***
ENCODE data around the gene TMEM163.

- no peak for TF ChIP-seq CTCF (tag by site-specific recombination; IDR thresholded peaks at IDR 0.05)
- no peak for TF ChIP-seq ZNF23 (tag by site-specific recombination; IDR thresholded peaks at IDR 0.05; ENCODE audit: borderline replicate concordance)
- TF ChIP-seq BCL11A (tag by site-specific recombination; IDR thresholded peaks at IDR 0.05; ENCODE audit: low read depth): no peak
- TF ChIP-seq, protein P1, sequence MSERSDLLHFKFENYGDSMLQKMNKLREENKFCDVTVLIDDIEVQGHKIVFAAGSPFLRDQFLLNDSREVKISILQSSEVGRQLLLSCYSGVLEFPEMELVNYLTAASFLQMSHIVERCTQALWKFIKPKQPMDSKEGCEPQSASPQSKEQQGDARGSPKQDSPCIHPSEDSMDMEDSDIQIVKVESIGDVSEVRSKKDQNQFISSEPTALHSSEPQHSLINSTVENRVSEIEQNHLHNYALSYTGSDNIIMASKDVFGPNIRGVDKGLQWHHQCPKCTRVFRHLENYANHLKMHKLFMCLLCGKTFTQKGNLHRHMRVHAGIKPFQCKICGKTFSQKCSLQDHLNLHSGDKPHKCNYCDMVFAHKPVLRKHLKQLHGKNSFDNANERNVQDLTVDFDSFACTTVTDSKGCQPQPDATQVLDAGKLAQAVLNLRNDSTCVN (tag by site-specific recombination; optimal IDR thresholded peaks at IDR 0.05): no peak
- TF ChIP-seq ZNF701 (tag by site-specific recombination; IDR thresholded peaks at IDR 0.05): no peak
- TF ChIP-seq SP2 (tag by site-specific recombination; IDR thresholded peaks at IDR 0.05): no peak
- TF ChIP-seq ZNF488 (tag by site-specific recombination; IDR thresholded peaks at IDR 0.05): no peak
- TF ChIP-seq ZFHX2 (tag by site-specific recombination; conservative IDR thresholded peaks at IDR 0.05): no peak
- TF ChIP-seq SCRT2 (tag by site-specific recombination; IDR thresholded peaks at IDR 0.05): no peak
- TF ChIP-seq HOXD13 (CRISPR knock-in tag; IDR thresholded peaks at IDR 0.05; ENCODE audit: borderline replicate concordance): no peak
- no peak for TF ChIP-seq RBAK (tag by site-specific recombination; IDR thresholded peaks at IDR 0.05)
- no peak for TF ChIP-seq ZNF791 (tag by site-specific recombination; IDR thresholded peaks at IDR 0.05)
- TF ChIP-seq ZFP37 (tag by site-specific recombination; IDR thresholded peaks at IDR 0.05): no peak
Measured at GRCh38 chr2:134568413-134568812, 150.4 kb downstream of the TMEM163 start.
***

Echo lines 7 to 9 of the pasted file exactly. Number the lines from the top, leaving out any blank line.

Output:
- TF ChIP-seq SP2 (tag by site-specific recombination; IDR thresholded peaks at IDR 0.05): no peak
- TF ChIP-seq ZNF488 (tag by site-specific recombination; IDR thresholded peaks at IDR 0.05): no peak
- TF ChIP-seq ZFHX2 (tag by site-specific recombination; conservative IDR thresholded peaks at IDR 0.05): no peak